OpenSIS is an open source student information system. Recently, it was affected by several vulnerabilities such as SQL injections, local file inclusions and incorrect access controls (CVE-2020-13380, CVE-2020-13381, CVE-2020-13382, CVE-2020-13383). That is why I got interested and also had a quick look at the application.
As part of this investigation, I discovered two vulnerabilities, an XSS vulnerability that got quickly fixed after being reported and some incorrect (i.e. non-existent) access controls for the password change functionality. In this blog post, I would like to focus on the second vulnerability and describe the tedious disclosure process that – in the end – lead to nothing but the implementation of some ineffective obfuscation mechanism. Continue reading “OpenSIS Vulnerabilities”
I should start by telling you that this post does not contain anything fundamentally new. Hence, if you already know the tools mentioned in the title, this post may probably not be for you. However, if you are not too familiar with these tools and want to understand a little bit more on how they work together, you should keep on reading.
First, let us get a high-level overview of the different tools. We begin with QEMU. QEMU is a piece of software to emulate hardware such as processors. Imagine, for example, that you are running an operating system such as Linux or Windows on a x86-64 machine and that you would like to analyze a binary that has been compiled for an ARM or MIPS processor. Of course, you can use static analysis on the binary, but if you want to find out more about the runtime behavior, well, it would be good to have a corresponding runtime environment. Continue reading “QEMU, Unicorn, Zelos, and AFL”
During security assessments we sometimes obtain access to a restricted shell on a target system. To advance further and gain complete control of the system, the next step is usually to break out of this shell. If the restricted shell provides access to certain system binaries, these binaries can often be exploited to perform such a break out. Here we would like to show an interesting example of such a break out by using the tcpdump binary. Continue reading “How to break out of restricted shells with tcpdump”
Again, Cisco released security advisories for their software-defined networking (SDN) solution called Application Centric Infrastructure (ACI). As before (see blog post here), the published advisories originated from research performed in our ACI lab. Continue reading “Security Advisories for Cisco ACI”
Once again Troopers will have its Windows & Linux Binary Exploitation workshop. Its main focus are the ever-present stack-based buffer overflows still found in software today (e.g. CVE-2018-5002, CVE-2018-1459, and CVE-2018-12897) and their differences with regard to exploitation on Windows and Linux systems. If you ever wanted to know the details of the exploit development process for these systems then this workshop is for you. Continue reading “TROOPERS19 Training Teaser: Windows & Linux Binary Exploitation”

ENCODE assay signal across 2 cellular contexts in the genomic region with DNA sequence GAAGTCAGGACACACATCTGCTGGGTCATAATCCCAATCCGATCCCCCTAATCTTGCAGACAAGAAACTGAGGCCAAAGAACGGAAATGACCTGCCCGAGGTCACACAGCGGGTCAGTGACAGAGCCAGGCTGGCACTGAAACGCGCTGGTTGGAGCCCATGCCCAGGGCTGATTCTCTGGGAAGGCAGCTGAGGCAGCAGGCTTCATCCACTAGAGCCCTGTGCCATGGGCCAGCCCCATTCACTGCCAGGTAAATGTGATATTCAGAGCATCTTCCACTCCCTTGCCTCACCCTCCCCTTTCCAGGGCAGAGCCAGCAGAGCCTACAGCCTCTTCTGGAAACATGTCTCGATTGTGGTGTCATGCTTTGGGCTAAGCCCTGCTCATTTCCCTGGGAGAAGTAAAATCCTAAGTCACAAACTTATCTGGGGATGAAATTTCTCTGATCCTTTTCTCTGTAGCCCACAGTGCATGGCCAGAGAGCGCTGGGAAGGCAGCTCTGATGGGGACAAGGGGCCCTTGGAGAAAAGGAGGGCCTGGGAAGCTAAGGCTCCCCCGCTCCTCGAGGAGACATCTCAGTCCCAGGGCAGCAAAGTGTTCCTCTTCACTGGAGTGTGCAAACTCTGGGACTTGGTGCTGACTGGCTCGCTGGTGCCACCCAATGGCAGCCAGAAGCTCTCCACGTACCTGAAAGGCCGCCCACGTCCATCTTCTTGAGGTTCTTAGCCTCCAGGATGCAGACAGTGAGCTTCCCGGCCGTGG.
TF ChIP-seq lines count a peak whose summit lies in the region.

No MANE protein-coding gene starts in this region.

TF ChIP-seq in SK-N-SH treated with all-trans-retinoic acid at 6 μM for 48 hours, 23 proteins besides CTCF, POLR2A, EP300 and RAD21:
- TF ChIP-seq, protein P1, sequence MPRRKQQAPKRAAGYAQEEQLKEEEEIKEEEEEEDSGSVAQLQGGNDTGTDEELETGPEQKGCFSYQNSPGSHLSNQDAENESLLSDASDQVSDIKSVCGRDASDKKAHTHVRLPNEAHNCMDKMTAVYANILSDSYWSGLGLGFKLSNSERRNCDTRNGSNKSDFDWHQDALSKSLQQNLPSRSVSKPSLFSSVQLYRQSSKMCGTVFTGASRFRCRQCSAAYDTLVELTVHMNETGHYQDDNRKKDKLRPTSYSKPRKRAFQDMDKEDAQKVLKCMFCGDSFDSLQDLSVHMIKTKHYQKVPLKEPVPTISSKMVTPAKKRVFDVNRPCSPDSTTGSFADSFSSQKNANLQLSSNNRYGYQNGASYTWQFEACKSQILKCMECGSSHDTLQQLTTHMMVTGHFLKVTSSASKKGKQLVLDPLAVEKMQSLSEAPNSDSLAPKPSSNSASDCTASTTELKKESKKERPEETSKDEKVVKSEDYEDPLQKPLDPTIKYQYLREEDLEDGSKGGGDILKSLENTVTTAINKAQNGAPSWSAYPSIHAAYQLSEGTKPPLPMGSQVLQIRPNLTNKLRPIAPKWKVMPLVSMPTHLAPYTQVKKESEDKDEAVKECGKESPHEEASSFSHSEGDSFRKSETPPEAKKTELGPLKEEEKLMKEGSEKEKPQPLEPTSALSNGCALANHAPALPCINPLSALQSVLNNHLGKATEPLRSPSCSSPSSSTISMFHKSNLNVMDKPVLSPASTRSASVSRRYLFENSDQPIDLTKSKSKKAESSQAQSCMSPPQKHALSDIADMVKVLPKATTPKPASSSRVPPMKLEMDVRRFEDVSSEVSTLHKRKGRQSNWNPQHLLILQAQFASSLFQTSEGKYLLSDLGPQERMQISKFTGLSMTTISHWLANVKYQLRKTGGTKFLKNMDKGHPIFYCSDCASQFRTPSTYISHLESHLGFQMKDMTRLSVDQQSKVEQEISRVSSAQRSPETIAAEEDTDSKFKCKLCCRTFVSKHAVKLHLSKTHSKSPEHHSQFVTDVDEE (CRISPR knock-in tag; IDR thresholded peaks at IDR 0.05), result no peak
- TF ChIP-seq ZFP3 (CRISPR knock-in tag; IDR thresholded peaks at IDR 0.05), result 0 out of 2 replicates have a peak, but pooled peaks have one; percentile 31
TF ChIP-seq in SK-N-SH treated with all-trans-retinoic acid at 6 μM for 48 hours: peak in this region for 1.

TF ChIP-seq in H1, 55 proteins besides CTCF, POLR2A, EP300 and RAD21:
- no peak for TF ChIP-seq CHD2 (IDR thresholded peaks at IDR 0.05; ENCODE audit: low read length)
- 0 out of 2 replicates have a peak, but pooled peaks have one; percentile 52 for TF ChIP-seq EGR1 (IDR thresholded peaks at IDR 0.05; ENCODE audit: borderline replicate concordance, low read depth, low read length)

During a recent customer project we identified several vulnerabilities in the VMware vRealize Automation Center such as a DOM-based cross-site scripting and a missing renewal of session tokens during the login. The vulnerabilities have been disclosed to VMware on November 20th, 2017. A security advisory for the vulnerabilities has been made available here on April 12th, 2018. Continue reading “Security Advisory for VMware vRealize Automation Center”
Last year I encountered a slight variation of an internal port scan vulnerability for the CrystalReports component of SAP Business Objects. The original vulnerability was presented and disclosed by rapid7 in the talk “Hacking SAP Business Objects”. The corresponding slides can be found here. Continue reading “Information About SAP Security Note 2336795”
Embedded devices often serve as an entry point for an attack on a private or corporate network. The infamous attack on HackingTeam, for example, followed exactly this path as was revealed here. Although the attack may have been for the greater good (refer also to this great keynote), such incidents demonstrate that it is important to properly secure your embedded devices. In a recent blog post, Niklaus presented how he analyzed the security posture of a MAX! Cube LAN Gateway. Moreover, Brian reported a few weeks ago on the security posture of IoT devices (and in particular on one of his cameras). With this post I would like to share my experiences with analyzing another embedded device: the IC-3116W IP camera by Edimax. Continue reading “Setting up a Research Environment for IP Cameras”